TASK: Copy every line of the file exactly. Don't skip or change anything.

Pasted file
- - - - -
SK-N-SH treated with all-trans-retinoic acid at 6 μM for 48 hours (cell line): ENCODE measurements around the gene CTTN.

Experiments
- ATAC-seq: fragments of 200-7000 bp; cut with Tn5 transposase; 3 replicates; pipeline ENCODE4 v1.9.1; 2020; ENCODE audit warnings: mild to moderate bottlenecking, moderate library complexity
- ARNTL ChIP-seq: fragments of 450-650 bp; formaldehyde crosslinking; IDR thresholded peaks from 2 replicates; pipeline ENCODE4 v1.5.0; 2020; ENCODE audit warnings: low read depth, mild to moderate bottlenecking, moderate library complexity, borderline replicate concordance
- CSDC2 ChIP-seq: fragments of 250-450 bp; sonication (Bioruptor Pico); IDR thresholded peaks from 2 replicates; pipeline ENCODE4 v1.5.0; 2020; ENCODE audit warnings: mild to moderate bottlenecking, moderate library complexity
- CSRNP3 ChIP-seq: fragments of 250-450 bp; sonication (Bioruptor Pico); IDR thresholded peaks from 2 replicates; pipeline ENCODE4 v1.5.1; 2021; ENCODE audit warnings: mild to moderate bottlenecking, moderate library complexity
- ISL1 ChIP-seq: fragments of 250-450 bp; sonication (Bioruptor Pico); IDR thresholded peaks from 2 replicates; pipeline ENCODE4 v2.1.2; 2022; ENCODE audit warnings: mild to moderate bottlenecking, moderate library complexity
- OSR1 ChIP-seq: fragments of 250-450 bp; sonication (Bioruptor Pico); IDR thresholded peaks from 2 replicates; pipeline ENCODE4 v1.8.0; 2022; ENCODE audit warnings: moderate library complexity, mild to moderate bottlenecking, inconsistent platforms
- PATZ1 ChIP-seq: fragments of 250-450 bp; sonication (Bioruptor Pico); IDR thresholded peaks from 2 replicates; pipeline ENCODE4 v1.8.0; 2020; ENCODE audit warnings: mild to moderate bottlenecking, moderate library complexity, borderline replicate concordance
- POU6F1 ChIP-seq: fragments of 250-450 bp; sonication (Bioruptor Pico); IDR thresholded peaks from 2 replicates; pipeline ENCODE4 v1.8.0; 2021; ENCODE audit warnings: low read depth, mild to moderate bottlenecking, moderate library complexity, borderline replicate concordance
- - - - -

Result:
SK-N-SH treated with all-trans-retinoic acid at 6 μM for 48 hours (cell line): ENCODE measurements around the gene CTTN.

Experiments
- ATAC-seq: fragments of 200-7000 bp; cut with Tn5 transposase; 3 replicates; pipeline ENCODE4 v1.9.1; 2020; ENCODE audit warnings: mild to moderate bottlenecking, moderate library complexity
- ARNTL ChIP-seq: fragments of 450-650 bp; formaldehyde crosslinking; IDR thresholded peaks from 2 replicates; pipeline ENCODE4 v1.5.0; 2020; ENCODE audit warnings: low read depth, mild to moderate bottlenecking, moderate library complexity, borderline replicate concordance
- CSDC2 ChIP-seq: fragments of 250-450 bp; sonication (Bioruptor Pico); IDR thresholded peaks from 2 replicates; pipeline ENCODE4 v1.5.0; 2020; ENCODE audit warnings: mild to moderate bottlenecking, moderate library complexity
- CSRNP3 ChIP-seq: fragments of 250-450 bp; sonication (Bioruptor Pico); IDR thresholded peaks from 2 replicates; pipeline ENCODE4 v1.5.1; 2021; ENCODE audit warnings: mild to moderate bottlenecking, moderate library complexity
- ISL1 ChIP-seq: fragments of 250-450 bp; sonication (Bioruptor Pico); IDR thresholded peaks from 2 replicates; pipeline ENCODE4 v2.1.2; 2022; ENCODE audit warnings: mild to moderate bottlenecking, moderate library complexity
- OSR1 ChIP-seq: fragments of 250-450 bp; sonication (Bioruptor Pico); IDR thresholded peaks from 2 replicates; pipeline ENCODE4 v1.8.0; 2022; ENCODE audit warnings: moderate library complexity, mild to moderate bottlenecking, inconsistent platforms
- PATZ1 ChIP-seq: fragments of 250-450 bp; sonication (Bioruptor Pico); IDR thresholded peaks from 2 replicates; pipeline ENCODE4 v1.8.0; 2020; ENCODE audit warnings: mild to moderate bottlenecking, moderate library complexity, borderline replicate concordance
- POU6F1 ChIP-seq: fragments of 250-450 bp; sonication (Bioruptor Pico); IDR thresholded peaks from 2 replicates; pipeline ENCODE4 v1.8.0; 2021; ENCODE audit warnings: low read depth, mild to moderate bottlenecking, moderate library complexity, borderline replicate concordance